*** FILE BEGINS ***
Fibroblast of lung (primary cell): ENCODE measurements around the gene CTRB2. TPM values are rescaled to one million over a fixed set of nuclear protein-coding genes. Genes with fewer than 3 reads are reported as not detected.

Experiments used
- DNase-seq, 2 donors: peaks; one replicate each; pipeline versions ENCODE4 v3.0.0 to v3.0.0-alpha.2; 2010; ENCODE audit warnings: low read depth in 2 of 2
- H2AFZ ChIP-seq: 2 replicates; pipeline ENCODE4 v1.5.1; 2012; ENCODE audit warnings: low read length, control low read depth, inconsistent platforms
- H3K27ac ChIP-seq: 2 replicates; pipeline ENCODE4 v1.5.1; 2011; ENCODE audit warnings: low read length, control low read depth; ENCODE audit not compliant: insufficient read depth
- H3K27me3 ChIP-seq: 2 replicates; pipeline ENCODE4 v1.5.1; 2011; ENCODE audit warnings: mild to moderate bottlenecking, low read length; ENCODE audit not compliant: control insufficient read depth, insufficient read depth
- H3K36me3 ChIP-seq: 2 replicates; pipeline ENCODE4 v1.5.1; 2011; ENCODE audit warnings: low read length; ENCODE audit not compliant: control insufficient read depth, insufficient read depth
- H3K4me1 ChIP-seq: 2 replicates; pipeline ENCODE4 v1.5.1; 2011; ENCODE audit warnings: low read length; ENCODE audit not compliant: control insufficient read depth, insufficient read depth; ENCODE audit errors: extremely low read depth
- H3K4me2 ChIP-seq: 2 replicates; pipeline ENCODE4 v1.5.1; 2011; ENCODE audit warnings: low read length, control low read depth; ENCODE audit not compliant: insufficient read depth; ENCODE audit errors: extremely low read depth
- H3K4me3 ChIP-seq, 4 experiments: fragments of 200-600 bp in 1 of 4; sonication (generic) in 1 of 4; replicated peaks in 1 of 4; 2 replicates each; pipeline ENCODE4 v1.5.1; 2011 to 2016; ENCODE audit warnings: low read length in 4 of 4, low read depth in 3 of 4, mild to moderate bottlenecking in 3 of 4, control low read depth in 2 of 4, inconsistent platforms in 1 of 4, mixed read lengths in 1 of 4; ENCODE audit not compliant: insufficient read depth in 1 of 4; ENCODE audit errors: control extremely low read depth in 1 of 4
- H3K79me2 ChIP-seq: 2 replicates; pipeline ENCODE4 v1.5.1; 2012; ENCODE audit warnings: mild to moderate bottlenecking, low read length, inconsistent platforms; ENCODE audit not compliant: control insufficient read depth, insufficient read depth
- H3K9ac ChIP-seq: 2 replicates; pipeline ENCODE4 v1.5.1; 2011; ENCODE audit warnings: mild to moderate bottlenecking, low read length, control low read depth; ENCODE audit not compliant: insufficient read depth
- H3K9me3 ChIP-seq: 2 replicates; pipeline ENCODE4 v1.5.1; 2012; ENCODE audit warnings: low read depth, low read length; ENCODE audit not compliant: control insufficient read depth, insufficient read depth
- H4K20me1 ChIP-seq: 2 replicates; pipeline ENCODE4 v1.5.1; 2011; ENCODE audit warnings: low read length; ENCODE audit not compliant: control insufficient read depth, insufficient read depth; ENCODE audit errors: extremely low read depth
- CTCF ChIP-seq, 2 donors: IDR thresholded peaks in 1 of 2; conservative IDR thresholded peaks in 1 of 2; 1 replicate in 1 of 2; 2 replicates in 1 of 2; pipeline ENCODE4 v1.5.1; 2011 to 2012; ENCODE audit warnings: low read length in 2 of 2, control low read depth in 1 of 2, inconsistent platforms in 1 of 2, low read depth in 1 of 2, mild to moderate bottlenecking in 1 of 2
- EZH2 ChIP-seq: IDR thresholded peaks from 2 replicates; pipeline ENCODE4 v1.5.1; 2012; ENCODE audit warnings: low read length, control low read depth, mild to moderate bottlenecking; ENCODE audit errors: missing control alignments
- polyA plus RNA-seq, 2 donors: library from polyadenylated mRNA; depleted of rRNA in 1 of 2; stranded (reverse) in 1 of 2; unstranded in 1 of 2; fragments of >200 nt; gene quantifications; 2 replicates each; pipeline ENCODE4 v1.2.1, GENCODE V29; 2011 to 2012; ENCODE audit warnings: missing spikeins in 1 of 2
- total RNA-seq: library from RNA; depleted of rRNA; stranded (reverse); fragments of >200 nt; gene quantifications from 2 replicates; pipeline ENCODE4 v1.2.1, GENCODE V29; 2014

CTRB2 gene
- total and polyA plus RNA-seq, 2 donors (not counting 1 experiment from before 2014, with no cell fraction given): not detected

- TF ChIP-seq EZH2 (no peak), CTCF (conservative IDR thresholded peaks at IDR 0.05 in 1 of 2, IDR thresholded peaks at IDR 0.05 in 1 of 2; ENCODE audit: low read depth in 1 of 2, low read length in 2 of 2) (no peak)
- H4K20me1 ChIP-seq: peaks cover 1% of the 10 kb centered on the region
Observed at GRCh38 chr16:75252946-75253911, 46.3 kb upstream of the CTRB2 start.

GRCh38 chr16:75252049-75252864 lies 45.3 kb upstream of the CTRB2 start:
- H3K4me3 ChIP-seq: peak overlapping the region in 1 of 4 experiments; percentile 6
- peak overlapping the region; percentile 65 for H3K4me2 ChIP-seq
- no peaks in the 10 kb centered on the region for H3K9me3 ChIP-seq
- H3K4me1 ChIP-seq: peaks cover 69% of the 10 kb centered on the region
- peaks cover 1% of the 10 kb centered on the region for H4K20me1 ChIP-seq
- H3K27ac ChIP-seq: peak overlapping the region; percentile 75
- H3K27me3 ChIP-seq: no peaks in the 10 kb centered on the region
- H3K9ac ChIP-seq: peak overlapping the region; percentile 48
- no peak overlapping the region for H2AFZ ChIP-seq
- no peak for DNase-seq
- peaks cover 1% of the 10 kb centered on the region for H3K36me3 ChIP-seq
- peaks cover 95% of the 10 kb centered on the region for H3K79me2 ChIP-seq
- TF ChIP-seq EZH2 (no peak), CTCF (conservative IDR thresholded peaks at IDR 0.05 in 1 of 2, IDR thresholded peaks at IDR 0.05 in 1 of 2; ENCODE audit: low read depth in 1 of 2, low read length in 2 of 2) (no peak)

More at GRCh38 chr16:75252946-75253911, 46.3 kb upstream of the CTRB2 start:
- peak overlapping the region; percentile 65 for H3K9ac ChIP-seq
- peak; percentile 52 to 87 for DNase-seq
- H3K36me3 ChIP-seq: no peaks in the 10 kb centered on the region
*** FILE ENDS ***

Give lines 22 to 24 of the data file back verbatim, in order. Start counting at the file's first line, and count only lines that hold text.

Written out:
- H4K20me1 ChIP-seq: peaks cover 1% of the 10 kb centered on the region
Observed at GRCh38 chr16:75252946-75253911, 46.3 kb upstream of the CTRB2 start.

GRCh38 chr16:75252049-75252864 lies 45.3 kb upstream of the CTRB2 start: